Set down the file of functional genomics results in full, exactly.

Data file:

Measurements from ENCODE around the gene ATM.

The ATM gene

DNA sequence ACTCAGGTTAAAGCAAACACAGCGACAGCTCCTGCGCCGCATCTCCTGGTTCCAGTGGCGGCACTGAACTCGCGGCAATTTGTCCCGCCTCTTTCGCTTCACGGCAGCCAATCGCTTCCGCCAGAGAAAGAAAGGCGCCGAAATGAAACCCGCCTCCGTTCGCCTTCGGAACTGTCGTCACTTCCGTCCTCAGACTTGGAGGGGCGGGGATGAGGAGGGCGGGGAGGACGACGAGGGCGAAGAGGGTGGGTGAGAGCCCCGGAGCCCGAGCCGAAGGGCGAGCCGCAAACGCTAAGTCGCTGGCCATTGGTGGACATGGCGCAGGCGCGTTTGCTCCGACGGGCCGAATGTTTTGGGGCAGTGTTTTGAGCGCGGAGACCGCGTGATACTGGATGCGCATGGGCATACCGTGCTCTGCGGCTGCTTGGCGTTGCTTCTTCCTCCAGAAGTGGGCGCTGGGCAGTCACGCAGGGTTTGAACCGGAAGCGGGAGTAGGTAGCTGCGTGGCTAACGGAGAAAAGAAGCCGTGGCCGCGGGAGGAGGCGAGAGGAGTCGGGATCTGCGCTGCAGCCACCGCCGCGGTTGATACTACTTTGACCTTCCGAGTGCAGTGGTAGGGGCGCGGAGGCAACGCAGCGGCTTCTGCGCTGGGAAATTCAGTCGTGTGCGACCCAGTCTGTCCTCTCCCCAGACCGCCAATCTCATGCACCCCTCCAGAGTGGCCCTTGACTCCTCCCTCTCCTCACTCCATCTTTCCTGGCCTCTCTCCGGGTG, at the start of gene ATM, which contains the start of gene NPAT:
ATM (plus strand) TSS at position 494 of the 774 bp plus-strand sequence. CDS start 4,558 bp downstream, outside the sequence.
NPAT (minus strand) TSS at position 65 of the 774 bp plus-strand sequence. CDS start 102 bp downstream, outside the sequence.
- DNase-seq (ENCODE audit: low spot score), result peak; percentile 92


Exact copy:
Measurements from ENCODE around the gene ATM.

The ATM gene

DNA sequence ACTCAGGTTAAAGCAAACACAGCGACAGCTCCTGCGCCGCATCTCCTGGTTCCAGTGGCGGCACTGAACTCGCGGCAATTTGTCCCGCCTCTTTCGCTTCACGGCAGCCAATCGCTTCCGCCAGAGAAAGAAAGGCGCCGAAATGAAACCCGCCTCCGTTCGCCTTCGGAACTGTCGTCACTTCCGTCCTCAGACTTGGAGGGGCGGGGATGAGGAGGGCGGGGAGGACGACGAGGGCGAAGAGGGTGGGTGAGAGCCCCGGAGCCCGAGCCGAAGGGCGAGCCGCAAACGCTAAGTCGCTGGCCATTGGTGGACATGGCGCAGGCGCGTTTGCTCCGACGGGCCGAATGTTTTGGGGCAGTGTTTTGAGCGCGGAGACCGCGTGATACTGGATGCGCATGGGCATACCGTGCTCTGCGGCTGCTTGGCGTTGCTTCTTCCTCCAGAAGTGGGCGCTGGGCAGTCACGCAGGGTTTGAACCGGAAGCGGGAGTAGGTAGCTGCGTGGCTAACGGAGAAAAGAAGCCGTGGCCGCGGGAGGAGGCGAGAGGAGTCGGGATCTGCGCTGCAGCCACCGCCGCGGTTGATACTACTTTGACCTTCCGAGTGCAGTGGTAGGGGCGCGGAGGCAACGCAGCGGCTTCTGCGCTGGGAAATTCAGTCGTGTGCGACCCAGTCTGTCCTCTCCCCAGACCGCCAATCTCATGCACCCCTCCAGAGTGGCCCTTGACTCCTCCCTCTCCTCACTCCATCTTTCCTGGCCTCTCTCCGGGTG, at the start of gene ATM, which contains the start of gene NPAT:
ATM (plus strand) TSS at position 494 of the 774 bp plus-strand sequence. CDS start 4,558 bp downstream, outside the sequence.
NPAT (minus strand) TSS at position 65 of the 774 bp plus-strand sequence. CDS start 102 bp downstream, outside the sequence.
- DNase-seq (ENCODE audit: low spot score), result peak; percentile 92